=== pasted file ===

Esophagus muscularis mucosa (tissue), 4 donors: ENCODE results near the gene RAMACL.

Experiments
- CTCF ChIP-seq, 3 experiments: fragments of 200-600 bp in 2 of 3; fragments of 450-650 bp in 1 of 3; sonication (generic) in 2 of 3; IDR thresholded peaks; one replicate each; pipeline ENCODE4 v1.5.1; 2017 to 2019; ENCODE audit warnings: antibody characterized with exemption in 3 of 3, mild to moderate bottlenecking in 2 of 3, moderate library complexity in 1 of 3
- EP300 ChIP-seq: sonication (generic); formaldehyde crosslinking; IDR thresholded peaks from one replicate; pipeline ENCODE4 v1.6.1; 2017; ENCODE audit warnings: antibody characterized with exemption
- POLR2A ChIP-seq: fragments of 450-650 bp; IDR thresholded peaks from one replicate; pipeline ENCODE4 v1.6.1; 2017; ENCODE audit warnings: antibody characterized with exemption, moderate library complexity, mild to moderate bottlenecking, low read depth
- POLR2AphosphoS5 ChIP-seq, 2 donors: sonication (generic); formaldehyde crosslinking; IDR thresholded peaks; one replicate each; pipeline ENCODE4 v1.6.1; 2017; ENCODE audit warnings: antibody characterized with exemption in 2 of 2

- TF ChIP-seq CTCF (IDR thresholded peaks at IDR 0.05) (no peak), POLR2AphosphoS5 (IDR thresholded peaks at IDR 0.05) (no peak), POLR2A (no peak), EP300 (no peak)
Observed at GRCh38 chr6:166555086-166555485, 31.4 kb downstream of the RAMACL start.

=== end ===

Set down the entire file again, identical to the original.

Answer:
Esophagus muscularis mucosa (tissue), 4 donors: ENCODE results near the gene RAMACL.

Experiments
- CTCF ChIP-seq, 3 experiments: fragments of 200-600 bp in 2 of 3; fragments of 450-650 bp in 1 of 3; sonication (generic) in 2 of 3; IDR thresholded peaks; one replicate each; pipeline ENCODE4 v1.5.1; 2017 to 2019; ENCODE audit warnings: antibody characterized with exemption in 3 of 3, mild to moderate bottlenecking in 2 of 3, moderate library complexity in 1 of 3
- EP300 ChIP-seq: sonication (generic); formaldehyde crosslinking; IDR thresholded peaks from one replicate; pipeline ENCODE4 v1.6.1; 2017; ENCODE audit warnings: antibody characterized with exemption
- POLR2A ChIP-seq: fragments of 450-650 bp; IDR thresholded peaks from one replicate; pipeline ENCODE4 v1.6.1; 2017; ENCODE audit warnings: antibody characterized with exemption, moderate library complexity, mild to moderate bottlenecking, low read depth
- POLR2AphosphoS5 ChIP-seq, 2 donors: sonication (generic); formaldehyde crosslinking; IDR thresholded peaks; one replicate each; pipeline ENCODE4 v1.6.1; 2017; ENCODE audit warnings: antibody characterized with exemption in 2 of 2

- TF ChIP-seq CTCF (IDR thresholded peaks at IDR 0.05) (no peak), POLR2AphosphoS5 (IDR thresholded peaks at IDR 0.05) (no peak), POLR2A (no peak), EP300 (no peak)
Observed at GRCh38 chr6:166555086-166555485, 31.4 kb downstream of the RAMACL start.